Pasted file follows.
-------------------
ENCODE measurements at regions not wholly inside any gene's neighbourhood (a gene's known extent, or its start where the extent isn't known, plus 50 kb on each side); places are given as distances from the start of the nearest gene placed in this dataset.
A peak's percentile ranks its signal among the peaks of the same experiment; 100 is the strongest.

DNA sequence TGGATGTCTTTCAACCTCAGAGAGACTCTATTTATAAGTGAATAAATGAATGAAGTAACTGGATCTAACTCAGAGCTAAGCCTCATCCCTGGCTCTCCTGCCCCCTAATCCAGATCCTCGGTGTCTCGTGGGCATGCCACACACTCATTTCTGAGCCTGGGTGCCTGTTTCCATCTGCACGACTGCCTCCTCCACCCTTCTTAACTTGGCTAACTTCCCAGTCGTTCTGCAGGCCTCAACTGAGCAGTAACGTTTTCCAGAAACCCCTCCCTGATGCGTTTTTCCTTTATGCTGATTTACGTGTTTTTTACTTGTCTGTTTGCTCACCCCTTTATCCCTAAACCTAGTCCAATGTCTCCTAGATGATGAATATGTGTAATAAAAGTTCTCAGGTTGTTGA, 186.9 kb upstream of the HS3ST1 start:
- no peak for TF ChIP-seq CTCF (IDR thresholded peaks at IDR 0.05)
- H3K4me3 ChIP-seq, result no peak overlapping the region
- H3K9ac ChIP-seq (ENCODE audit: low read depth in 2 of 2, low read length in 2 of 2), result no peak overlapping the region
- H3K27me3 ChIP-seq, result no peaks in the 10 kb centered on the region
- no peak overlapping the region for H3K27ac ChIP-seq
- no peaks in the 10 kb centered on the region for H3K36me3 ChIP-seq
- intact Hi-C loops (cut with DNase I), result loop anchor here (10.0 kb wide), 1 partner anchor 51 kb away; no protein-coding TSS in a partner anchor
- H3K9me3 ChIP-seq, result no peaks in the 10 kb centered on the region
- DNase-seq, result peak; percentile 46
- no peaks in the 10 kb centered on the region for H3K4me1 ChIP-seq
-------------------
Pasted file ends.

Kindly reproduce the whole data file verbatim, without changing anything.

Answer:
ENCODE measurements at regions not wholly inside any gene's neighbourhood (a gene's known extent, or its start where the extent isn't known, plus 50 kb on each side); places are given as distances from the start of the nearest gene placed in this dataset.
A peak's percentile ranks its signal among the peaks of the same experiment; 100 is the strongest.

DNA sequence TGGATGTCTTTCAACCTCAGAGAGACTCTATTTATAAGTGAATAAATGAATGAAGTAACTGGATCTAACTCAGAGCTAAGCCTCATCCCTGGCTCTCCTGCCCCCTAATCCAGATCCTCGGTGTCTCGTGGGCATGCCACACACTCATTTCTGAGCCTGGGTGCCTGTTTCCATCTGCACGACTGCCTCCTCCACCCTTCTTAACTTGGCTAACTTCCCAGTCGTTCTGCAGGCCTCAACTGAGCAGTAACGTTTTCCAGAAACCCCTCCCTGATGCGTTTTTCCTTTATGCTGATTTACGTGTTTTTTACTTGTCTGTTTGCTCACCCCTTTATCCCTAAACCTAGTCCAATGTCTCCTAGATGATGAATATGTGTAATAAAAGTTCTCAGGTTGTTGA, 186.9 kb upstream of the HS3ST1 start:
- no peak for TF ChIP-seq CTCF (IDR thresholded peaks at IDR 0.05)
- H3K4me3 ChIP-seq, result no peak overlapping the region
- H3K9ac ChIP-seq (ENCODE audit: low read depth in 2 of 2, low read length in 2 of 2), result no peak overlapping the region
- H3K27me3 ChIP-seq, result no peaks in the 10 kb centered on the region
- no peak overlapping the region for H3K27ac ChIP-seq
- no peaks in the 10 kb centered on the region for H3K36me3 ChIP-seq
- intact Hi-C loops (cut with DNase I), result loop anchor here (10.0 kb wide), 1 partner anchor 51 kb away; no protein-coding TSS in a partner anchor
- H3K9me3 ChIP-seq, result no peaks in the 10 kb centered on the region
- DNase-seq, result peak; percentile 46
- no peaks in the 10 kb centered on the region for H3K4me1 ChIP-seq